Day Done, 2007
Video, 17:15 min
The work shows a static view of a dilapidated house in south Tel Aviv. A person appears with a paint roller and begins painting in a radial way, a black mark around the window-frame. This gradual blackening — like a sundial — is a performative 'painting' act and stands in opposition to the traditional artistic view of landscape painting and its usual existence on an internal wall, inside a 'home'. My black mark on the house, on its external shabby surface indicates there is something wrong with this home, and place and with its representation all in one — a hole, a wound, and a void in memory.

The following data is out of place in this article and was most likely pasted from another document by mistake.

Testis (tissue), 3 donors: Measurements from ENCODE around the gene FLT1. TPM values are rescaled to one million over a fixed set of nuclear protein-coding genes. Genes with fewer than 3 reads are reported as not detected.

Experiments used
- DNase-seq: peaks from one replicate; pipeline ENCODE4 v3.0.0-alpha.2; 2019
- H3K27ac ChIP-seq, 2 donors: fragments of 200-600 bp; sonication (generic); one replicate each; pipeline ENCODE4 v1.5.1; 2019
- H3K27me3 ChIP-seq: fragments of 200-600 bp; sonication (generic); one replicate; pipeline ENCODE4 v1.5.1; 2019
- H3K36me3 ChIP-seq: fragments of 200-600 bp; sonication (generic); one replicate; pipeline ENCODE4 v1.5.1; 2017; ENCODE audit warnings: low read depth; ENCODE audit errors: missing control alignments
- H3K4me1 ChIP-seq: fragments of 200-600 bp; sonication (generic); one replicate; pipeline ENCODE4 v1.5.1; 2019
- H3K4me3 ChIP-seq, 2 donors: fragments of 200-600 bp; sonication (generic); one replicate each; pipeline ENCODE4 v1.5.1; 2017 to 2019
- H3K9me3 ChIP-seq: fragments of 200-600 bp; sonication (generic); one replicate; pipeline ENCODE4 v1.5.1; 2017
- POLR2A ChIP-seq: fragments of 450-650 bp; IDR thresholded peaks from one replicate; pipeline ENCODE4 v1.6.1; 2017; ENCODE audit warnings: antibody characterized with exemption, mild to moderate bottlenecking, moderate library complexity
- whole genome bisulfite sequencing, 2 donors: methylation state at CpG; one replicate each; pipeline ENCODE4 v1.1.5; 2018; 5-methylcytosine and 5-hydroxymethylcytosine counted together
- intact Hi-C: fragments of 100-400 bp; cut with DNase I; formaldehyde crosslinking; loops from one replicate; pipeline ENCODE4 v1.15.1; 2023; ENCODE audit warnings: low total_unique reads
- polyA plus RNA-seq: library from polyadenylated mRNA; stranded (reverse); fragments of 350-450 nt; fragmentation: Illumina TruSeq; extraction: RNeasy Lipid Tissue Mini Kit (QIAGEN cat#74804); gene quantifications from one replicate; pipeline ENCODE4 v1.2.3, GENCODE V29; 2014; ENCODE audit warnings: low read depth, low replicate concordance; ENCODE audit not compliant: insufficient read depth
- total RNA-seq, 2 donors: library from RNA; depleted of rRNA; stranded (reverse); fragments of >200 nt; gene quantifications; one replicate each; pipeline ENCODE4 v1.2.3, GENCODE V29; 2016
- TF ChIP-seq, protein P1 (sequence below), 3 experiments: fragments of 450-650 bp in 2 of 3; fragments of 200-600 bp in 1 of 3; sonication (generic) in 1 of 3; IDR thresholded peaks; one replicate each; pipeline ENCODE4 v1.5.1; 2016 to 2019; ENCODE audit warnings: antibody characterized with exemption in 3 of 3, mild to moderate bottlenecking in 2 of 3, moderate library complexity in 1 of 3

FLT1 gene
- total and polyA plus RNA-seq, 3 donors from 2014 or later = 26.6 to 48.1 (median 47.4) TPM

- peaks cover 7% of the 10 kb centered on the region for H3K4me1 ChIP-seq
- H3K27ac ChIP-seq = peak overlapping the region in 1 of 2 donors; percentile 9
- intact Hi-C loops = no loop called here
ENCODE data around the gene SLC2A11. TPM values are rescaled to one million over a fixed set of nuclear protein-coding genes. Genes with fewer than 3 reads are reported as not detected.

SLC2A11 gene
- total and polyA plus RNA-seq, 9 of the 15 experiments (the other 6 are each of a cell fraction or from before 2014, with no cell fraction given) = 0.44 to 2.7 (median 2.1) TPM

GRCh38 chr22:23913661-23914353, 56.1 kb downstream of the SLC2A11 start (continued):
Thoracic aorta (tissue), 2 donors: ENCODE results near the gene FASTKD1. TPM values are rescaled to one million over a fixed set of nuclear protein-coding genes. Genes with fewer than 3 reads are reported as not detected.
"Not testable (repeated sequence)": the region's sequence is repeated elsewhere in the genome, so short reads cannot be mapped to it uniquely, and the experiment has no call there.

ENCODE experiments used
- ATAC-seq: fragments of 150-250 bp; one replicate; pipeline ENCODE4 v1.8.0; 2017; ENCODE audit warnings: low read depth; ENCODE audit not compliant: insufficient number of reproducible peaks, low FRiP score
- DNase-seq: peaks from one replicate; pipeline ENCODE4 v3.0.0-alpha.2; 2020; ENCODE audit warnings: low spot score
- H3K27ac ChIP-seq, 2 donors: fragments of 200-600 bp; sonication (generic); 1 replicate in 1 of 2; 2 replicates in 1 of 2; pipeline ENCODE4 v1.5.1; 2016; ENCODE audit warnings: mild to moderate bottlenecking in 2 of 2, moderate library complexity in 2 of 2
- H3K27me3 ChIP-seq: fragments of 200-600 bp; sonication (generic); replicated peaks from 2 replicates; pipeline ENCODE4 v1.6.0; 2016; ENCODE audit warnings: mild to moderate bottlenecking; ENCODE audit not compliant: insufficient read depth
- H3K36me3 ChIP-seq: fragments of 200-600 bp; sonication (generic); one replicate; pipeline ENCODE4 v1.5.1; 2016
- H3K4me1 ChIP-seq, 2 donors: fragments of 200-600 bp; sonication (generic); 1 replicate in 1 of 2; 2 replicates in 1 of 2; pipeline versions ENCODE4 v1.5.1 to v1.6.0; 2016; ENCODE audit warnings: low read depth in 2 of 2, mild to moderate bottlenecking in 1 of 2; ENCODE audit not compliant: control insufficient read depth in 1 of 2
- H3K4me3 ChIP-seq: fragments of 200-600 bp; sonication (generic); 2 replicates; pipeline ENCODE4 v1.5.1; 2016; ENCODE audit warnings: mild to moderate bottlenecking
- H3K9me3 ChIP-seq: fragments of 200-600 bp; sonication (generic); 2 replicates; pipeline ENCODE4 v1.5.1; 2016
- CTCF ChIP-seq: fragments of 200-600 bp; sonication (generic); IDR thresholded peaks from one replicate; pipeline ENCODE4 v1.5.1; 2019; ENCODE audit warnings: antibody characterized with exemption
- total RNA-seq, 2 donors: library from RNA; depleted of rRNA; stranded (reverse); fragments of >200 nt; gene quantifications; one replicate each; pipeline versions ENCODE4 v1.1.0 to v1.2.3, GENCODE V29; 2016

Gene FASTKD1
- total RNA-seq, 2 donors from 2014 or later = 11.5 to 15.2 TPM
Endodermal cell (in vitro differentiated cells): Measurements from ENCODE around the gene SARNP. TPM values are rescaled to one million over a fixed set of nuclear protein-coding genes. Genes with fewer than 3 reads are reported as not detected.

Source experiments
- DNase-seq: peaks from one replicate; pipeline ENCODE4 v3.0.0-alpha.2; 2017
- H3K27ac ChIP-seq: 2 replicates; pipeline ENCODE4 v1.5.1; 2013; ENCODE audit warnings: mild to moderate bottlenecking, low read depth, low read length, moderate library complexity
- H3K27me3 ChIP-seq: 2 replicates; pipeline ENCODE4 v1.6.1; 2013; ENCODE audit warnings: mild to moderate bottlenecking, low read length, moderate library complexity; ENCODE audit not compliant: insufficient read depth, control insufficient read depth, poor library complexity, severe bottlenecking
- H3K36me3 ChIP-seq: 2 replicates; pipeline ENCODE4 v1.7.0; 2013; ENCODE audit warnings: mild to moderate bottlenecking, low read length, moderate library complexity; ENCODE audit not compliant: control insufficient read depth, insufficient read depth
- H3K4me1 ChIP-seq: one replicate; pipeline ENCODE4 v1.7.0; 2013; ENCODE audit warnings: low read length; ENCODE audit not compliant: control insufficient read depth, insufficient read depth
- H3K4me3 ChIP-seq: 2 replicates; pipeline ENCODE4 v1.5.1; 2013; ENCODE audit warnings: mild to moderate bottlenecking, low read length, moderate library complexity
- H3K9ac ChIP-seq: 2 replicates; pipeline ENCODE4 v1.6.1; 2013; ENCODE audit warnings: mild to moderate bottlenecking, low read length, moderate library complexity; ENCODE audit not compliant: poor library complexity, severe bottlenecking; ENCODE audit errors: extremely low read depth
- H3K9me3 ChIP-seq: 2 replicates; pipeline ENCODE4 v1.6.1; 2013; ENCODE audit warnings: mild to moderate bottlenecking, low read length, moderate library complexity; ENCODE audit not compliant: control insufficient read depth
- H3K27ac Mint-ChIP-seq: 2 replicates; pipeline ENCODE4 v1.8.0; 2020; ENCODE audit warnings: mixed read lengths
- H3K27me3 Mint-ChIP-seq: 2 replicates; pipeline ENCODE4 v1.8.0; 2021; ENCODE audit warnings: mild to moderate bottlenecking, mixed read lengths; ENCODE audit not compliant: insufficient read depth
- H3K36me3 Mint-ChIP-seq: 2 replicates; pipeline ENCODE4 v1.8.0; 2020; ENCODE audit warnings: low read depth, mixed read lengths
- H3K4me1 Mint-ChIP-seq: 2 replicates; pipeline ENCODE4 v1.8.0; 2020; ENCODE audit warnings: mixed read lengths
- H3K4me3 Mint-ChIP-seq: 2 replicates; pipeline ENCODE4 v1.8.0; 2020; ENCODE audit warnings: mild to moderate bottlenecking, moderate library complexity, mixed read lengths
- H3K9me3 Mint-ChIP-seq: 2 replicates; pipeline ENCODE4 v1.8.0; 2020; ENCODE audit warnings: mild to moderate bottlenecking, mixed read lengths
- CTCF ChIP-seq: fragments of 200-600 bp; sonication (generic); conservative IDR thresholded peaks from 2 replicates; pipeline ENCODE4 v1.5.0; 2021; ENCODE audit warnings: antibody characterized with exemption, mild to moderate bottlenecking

When my black circle is complete, a man with another extended paint roller appears, in the now lit window, and starts painting over my black circle with similar radial strokes, but he is using white paint. It was an old tradition in newly built Jewish houses in the Diaspora, to leave an eastern wall unfinished, bare, and without paint — in memory of the "Churban" — the destruction of the Jerusalem temple — and also the fleeing from home [land] into exile. So painting an unfinished surface of an exterior wall in Tel Aviv is a 'black mirror' to this tradition of remembering and yearning.